Sword of the Valiant (1984)
The plot is functionally identical to the director's previous adaptation (loose adaptation, remember: these movies are really a blend of several Arthurian myths with Sir Gawain and the Green Knight almost serving as a frame). That said, there are several new characters and minor changes to the story. A friar appearing briefly in the '70s movie is given a major role as an eventual companion of Gawain's, Morgan le Fay is given a minor role in which she's turned into a frog (in a fairly sexist turn, the movie inverts the power dynamic between her and the knight), and Linet (Gawain's love interest) turns into a bird at the end, because she needs to go back to the magical land outside of time or something. The largest change involves the addition of a "riddle" Gawain must solve to escape the Green Knight's game, with the caveat the movie treats its solution as more of a scavenger hunt than an actual riddle. It's sort of a structural change, as it ties everything back to the Green Knight's game and allows him more screen time to orchestrate the events (think the Greek gods in Clash of the Titans), but it feels entirely superfluous.
None of that really matters, though, because the story is ultimately irrelevant. The '70s movie attempted - and to some extent succeeded - in holding itself together using title cards and narration. It made for a relatively dull experience, but it gave the whole thing the flavor of an educational video. Besides, there wasn't much worth paying attention to aside from the narrative.
This takes the same basic idea, some of the same dialogue, and several of the same shooting locations, then goes in the opposite direction in the hopes of delivering something more like Conan the Barbarian. It doesn't remotely succeed, of course, but in the process it creates something you kind of need to see to understand. For better or worse (mostly better, for my money), this movie is bonkers.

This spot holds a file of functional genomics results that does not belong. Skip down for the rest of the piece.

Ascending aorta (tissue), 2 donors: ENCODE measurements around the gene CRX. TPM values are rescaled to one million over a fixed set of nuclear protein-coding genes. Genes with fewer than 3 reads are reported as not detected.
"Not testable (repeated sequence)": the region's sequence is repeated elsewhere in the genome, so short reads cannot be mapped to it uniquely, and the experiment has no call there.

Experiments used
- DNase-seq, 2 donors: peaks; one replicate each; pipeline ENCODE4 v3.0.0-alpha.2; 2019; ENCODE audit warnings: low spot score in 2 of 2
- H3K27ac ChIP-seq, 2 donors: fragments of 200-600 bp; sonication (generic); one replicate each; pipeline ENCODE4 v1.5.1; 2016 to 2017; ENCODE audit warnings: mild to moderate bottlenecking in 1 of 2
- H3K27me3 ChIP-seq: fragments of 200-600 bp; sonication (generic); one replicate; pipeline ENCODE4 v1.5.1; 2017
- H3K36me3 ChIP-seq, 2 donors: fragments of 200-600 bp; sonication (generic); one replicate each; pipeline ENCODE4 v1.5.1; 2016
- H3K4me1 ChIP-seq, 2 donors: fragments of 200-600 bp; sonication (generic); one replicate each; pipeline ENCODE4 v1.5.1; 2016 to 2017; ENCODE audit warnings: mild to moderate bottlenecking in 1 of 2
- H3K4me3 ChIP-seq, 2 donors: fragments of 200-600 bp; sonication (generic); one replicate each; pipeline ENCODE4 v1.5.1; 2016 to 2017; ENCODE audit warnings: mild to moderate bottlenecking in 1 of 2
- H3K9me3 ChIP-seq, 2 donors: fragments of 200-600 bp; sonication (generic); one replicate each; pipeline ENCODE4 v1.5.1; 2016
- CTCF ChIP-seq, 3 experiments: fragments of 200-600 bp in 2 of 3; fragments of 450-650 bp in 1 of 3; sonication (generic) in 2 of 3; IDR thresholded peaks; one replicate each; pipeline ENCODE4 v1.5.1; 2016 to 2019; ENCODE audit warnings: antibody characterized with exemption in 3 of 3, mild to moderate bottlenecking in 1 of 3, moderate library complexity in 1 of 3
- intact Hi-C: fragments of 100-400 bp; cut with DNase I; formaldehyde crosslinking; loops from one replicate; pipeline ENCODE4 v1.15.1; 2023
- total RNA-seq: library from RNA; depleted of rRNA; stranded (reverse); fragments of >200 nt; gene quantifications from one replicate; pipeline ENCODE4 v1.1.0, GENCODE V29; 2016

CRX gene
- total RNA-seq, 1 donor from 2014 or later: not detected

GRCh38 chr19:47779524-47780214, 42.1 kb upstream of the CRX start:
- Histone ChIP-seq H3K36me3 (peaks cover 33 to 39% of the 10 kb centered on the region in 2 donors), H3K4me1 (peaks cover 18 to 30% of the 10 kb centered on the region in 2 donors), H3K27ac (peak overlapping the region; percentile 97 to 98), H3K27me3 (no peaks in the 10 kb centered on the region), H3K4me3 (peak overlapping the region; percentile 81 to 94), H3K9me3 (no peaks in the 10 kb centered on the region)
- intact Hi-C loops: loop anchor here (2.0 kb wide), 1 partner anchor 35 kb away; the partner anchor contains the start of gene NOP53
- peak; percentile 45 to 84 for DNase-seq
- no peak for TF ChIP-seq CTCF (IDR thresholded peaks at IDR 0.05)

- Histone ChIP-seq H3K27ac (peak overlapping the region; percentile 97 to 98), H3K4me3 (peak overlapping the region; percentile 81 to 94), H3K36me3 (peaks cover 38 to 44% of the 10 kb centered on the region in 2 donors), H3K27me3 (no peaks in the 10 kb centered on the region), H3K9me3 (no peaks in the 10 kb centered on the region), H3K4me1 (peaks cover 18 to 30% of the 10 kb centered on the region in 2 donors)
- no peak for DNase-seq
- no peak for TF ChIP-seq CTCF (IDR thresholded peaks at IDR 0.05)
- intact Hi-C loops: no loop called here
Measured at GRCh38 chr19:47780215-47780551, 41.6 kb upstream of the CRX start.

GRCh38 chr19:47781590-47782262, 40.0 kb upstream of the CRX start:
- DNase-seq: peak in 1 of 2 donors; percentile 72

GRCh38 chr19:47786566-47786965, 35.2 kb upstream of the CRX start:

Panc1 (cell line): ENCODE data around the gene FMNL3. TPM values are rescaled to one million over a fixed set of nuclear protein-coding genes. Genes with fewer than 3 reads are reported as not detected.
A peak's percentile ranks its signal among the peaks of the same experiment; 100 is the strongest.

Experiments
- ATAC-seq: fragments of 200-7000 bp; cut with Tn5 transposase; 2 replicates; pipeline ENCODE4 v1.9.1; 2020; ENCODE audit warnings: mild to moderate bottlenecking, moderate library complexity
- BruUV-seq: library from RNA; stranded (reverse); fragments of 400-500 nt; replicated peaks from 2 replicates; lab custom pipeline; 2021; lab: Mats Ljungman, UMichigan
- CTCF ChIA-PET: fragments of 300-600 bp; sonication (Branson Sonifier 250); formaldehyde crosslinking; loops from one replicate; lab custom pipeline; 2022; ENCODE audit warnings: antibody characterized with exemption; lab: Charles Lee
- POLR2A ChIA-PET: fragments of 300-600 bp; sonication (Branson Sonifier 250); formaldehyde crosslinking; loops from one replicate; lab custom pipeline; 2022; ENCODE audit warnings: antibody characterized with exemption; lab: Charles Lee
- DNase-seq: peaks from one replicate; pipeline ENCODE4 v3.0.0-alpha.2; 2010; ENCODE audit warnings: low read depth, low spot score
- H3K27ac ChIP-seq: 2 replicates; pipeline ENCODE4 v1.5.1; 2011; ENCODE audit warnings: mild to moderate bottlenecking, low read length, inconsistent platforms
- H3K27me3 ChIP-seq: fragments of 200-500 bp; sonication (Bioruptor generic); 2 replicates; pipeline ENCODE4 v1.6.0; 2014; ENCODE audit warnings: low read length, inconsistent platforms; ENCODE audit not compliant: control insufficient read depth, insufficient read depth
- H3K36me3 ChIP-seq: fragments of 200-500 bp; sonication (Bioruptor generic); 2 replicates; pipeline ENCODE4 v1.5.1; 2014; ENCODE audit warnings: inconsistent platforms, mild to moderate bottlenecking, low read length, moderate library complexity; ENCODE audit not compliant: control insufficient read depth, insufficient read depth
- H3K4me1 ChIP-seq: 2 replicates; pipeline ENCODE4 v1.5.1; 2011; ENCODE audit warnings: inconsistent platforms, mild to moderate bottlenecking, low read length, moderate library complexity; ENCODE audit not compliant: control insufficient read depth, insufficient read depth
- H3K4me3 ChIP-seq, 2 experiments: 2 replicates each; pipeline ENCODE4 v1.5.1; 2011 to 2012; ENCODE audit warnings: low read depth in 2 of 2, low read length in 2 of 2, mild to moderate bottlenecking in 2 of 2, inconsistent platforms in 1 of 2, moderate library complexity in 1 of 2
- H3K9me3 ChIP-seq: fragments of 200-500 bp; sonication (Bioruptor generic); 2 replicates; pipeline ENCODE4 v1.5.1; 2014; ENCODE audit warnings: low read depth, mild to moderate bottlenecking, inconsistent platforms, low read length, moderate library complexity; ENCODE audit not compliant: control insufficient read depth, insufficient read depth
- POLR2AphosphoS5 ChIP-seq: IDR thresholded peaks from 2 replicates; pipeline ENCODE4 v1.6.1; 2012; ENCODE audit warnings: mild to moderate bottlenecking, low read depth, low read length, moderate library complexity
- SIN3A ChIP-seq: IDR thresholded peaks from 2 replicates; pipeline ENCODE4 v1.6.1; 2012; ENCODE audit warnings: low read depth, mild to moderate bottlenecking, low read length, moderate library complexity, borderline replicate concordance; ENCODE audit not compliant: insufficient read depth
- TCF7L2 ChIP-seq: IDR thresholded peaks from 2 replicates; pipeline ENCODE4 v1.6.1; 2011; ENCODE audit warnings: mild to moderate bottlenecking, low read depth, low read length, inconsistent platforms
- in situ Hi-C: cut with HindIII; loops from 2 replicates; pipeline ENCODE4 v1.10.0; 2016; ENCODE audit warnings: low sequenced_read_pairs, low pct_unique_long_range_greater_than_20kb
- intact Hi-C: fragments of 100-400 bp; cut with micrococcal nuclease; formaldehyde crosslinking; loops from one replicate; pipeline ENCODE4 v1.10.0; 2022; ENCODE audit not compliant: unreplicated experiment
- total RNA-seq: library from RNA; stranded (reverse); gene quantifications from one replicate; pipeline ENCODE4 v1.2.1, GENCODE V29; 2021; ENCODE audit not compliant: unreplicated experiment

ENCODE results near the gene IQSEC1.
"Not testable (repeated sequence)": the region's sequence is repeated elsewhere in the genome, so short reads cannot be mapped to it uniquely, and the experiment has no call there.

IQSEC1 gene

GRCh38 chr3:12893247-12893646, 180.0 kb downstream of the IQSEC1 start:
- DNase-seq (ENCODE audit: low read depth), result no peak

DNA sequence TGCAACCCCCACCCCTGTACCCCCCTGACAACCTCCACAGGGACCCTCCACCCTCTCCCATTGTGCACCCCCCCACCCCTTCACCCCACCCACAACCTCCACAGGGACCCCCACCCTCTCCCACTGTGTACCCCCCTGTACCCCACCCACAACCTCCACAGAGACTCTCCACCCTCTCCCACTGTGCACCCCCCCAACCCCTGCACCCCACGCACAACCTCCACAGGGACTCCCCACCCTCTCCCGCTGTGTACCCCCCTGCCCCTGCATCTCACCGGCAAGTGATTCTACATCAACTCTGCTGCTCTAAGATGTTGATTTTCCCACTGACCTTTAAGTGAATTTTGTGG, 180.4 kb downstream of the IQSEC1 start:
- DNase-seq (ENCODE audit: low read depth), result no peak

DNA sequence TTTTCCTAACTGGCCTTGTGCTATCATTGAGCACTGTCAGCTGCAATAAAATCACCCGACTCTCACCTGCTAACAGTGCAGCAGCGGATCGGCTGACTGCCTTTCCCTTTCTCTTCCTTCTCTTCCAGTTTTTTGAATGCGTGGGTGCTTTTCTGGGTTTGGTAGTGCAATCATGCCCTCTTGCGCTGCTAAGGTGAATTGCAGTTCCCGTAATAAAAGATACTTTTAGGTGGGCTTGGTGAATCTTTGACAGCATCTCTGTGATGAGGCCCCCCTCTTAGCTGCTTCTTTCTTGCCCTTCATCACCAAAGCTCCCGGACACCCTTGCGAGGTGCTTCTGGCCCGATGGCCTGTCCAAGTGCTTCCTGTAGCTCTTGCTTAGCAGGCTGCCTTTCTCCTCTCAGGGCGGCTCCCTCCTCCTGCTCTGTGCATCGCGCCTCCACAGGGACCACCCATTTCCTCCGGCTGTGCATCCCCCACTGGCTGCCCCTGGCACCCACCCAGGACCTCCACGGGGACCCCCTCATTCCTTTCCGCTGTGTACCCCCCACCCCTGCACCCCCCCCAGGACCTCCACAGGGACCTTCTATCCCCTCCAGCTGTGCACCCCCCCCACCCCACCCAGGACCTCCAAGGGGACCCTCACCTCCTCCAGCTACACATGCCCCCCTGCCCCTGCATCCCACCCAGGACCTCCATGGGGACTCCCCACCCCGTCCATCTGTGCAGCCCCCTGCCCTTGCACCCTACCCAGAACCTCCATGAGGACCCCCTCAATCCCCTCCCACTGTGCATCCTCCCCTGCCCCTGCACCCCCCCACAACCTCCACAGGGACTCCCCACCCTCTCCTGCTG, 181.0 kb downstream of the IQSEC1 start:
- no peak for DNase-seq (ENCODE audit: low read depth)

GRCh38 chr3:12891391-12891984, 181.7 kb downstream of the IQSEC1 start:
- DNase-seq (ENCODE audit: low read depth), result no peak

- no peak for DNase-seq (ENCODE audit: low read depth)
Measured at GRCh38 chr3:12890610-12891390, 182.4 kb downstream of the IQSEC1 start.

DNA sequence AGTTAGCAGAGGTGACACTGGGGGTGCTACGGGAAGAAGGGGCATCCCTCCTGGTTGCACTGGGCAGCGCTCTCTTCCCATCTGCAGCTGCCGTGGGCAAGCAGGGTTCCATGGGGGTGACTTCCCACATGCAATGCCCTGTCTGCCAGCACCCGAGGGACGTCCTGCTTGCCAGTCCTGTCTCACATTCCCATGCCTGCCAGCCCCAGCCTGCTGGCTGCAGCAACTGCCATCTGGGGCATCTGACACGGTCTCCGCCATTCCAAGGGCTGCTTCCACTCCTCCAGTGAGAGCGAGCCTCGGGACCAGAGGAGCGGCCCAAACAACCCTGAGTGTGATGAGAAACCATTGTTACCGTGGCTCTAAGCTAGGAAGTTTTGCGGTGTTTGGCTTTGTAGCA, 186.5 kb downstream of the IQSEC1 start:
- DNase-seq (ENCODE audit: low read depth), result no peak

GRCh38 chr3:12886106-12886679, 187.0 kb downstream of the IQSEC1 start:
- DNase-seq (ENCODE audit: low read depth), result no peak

A lot of that's thanks to the casting. Sean Connery plays the Green Knight, John Rhys-Davies plays Fortinbras, and Peter Cushing plays a seneschal, to name a few. Apparently, they considered trying to get Mark Hamill for Gawain but went with Miles O'Keeffe instead (pity - casting Hamill and Cushing together again would have been even more hilarious).
If you care about the movie's themes, they're ostensibly the same as in the last movie, with the caveat nothing really has much thematic weight here - this adaptation is more style than substance. That said, they still call out the turning of the year and the implication that has for the Green Knight. Also for Linet - her transforming into a bird is likewise due to the ending of the year (don't ask: it's not explained, and if it were, it still wouldn't make much sense).
The production values on this are significantly better than the '70s version, too. I'm not saying the costumes are good, but it at least seems like some effort was expended. Same goes for the action choreography - it's completely ridiculous, but I think they were trying.
I do want to take a moment and call out the Green Knight's armor, which is absolutely hilarious, and yet... it at least offers a touch of that pagan flavor they were supposedly trying to imply in the previous film. I mean, here it looks like it's made of plastic, and there's a massive opening in the chest Gawain conveniently uses to stab him at the end, but - hey - baby steps. This was released thirty-seven years before anyone actually pulled off the look.
Obviously, I can't recommend this as a decent adaptation of Sir Gawain and the Green Knight, nor does this really feel like much of a Christmas movie (I'll defend its inclusion here on a technicality, but this barely bothers hiding the fact it's more interested in flashy armor than in thematic resonance). However, as a ridiculous, cheesy '80s fantasy highlighting all the so-bad-it's-good absurdity that decade had to offer, this is just delightful.
Frankly, it's worth seeing just to watch Connery chew scenery in the second most absurd costume he donned in his career.